Before we talk specifically about jumper's knee it is necessary understand what a tendon is and what it does. Let's first explain what a tendon is. A tendon is a strong band-like structure made of fibrous tissue called collagen that connects muscle to bone. A tendon has the responsibility of transmitting force from muscle to bone. The patellar tendon connects the bottom of the knee cap (patella) to the shin bone (tibia).[1] The patellar tendon can develop small partial tears or complete tears from intense physical activity.[1] If the patellar tendon has weakened over time due to activity and improper strengthening, then it can be more likely to tear. Now, what exactly is tendinopathy of this tendon? This is what most people call jumper's knee.

Patellar tendinopathy is a common overuse injury that results in a slow increase in pain at the patellar tendon over time. At first, patellar tendinopathy was thought to be inflammation (redness, swelling, and pain caused by an injury) of the patellar tendon, but further research has indicated that patellar tendinopathy is actually degeneration or wearing away within the tendon.[2] That is, the collagen fibers that make up a tendon change in structure and weaken. This happens with overuse, which leads to continual micro (very small) tears of the patellar tendon. Having a gruelling training schedule and not allowing enough time to rest can disturb healing of the tendon. Therefore, degeneration of the collagen fibers occurs.[2] Patellar tendinopathy is diagnosed as dysfunction and pain associated with the patellar tendon and is often called "jumper's knee."[3] This is because activities like jumping produce a large load on the patellar tendon, which if not done properly can overload the tendon. The pain is often just under the knee cap on the upper part of the tendon.

Furthermore, studies have shown people between the ages of 13 to 19 are more likely to get jumper's knee, especially if they are elite athletes.[3] Some sports, in particular, show higher rates of jumper's knee. For example, from a study conducted in the Netherlands, the highest rates of jumper's knee were in recreational and elite volleyball players (14.4%) and the lowest rates were for soccer players (2.5%).[3]

How this condition occurs exactly is still being researched, but there are risk factors related to training habits and personal characteristics that can lead to jumper's knee. The more often an athlete trains per week, the longer the athlete trains for per session, and the less rest per session and between sessions increases the chances of developing jumper's knee. Personal factors include: height, weight, alignment of the legs, and strength of the quadriceps (front of the thigh) and hamstrings (back of the thigh) muscles.[3]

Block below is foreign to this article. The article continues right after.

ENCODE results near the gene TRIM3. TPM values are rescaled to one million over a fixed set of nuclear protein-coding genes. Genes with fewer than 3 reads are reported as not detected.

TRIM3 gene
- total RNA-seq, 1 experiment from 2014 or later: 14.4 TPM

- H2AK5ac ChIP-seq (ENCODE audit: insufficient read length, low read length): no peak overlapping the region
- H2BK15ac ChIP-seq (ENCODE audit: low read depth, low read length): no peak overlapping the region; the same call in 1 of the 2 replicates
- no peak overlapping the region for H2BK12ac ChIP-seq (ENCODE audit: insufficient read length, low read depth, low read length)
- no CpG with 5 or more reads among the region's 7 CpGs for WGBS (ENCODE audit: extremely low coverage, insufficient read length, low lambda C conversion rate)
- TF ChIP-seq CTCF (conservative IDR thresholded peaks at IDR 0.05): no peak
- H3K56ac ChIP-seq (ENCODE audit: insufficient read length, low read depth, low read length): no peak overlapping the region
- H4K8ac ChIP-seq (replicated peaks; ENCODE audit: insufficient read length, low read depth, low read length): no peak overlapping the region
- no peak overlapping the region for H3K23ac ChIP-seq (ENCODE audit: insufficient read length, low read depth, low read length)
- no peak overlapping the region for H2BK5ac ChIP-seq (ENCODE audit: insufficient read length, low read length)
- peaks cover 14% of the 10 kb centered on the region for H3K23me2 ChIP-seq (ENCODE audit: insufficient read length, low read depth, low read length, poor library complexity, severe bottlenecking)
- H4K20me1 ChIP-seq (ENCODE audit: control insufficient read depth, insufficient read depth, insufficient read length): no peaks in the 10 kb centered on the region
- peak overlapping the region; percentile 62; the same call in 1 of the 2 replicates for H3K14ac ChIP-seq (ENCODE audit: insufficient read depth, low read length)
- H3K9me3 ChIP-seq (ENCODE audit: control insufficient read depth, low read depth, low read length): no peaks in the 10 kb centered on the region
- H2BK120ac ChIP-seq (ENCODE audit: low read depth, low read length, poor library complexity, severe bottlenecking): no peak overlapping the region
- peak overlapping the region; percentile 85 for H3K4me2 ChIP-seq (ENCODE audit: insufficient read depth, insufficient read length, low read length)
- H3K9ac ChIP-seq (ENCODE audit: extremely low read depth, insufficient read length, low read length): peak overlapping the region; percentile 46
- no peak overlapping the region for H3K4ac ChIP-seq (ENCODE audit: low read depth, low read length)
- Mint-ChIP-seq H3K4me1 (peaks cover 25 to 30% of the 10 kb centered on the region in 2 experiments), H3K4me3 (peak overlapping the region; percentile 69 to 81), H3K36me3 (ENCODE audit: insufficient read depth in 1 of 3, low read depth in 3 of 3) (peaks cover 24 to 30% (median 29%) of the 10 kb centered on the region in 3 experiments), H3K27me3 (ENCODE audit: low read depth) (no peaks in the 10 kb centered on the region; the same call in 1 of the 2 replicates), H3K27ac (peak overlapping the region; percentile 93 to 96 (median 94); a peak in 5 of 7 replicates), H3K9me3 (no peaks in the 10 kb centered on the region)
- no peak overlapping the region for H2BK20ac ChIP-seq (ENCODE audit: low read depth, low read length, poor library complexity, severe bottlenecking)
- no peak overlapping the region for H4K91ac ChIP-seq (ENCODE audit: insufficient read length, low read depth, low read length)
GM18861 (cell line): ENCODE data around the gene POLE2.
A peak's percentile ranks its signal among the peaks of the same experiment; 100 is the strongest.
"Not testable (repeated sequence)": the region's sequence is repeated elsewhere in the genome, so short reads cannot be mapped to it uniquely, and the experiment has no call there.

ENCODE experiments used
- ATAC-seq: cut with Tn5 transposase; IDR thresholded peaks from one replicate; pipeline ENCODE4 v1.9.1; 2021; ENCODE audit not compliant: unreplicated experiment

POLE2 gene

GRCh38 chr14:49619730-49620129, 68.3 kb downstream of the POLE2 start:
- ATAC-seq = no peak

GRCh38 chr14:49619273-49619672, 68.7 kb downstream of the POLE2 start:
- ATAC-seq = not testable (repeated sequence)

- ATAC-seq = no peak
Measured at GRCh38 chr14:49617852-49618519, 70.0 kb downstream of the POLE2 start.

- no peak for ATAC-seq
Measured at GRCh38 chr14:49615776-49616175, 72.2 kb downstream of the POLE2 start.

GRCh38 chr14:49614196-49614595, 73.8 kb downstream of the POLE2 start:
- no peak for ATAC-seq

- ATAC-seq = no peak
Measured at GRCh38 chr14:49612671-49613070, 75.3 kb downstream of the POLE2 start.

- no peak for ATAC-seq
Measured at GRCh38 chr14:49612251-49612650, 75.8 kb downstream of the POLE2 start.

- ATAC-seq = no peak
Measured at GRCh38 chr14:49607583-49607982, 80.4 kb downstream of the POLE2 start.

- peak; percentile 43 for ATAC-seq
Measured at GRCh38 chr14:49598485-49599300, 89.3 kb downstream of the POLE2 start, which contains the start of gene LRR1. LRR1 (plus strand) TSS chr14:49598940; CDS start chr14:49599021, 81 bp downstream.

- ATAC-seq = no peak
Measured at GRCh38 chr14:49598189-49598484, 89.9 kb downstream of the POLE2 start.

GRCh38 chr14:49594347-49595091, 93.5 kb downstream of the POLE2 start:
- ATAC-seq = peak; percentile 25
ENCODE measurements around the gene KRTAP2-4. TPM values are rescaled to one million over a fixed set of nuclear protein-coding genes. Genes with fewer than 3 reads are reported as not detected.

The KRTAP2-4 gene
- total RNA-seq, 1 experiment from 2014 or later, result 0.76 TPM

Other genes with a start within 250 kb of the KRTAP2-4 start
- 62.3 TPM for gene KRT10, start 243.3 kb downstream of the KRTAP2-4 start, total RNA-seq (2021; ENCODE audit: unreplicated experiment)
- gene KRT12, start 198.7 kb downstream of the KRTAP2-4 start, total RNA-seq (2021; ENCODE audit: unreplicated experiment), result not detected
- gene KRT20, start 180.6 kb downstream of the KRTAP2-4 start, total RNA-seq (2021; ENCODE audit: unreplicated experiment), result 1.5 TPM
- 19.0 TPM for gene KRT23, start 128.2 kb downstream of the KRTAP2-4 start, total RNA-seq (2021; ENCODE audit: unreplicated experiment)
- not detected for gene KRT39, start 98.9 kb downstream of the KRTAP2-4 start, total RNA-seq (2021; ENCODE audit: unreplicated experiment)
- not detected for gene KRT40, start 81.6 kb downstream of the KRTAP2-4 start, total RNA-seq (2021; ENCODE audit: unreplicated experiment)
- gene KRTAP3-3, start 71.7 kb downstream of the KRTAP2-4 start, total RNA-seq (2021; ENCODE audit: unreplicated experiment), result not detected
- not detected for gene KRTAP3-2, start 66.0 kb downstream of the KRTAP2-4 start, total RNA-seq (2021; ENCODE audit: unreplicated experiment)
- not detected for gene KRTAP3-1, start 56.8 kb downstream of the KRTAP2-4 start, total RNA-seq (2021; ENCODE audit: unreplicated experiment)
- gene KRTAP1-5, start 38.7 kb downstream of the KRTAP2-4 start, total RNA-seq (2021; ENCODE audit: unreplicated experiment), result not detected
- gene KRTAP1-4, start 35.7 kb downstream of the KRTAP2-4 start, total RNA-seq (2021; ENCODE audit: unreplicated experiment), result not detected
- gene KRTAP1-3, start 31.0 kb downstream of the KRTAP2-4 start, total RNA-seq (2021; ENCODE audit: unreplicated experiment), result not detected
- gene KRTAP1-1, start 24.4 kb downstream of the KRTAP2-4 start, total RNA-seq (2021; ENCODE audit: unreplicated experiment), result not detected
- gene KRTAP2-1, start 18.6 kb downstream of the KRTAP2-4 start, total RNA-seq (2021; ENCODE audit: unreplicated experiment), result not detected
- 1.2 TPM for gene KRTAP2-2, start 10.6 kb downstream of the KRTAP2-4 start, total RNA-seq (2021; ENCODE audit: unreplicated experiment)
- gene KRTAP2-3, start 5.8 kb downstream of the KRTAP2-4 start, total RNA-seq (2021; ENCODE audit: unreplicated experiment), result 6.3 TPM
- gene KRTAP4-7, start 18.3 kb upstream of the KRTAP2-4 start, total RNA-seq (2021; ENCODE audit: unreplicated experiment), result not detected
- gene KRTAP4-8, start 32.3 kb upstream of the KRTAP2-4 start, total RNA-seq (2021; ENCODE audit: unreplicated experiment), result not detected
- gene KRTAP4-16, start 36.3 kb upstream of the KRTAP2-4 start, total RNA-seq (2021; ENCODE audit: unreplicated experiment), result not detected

This blog focused on what jumper's knee is and how to avoid it. Our next blog post will tell you what you can do if you already have jumper's knee.


Jumper's knee is a degeneration or disruption of the fibers that make up the patellar tendon. The patellar tendon connects the knee cap to the shin bone. When the activity level is very high and the rest time between exercise sessions is too short a person can develop jumper's knee. The best way to avoid jumper's knee is to introduce approrpaite stregthening of the quadriceps, gluteal and hamstring muscles, allowing for adaquate rest between training and sports and limiting the number and duration of training sessions and sports.

Our physical therapy app, Curovate, provides physical therapy based knee and hip strengthening that can be used to prevent jumper's knee. Curovate provides daily video guided strengthening exercises, progress tracking, in-app chat with a physical therapist and educational blogs and webinars.

If you have already been diagnosed with jumper's knee and you would like to receive 1-on-1 personalized video physical therapy check out our Virtual Physical Therapy page to book your session with a physical therapist.

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1. OrthoInfo (2016). Patellar tendon tear.

2. Abat F, Sanchez-Ibañez JM. Patellar tendinopathy: a critical review of current therapeutic options. OA Sports Medicine 2014 Jan 18;2(1):2.

3. Rudavsky A, Cook J (2014) Physiotherapy management of patellar tendinopathy (jumper’s knee). Journal of Physiotherapy 60: 122–129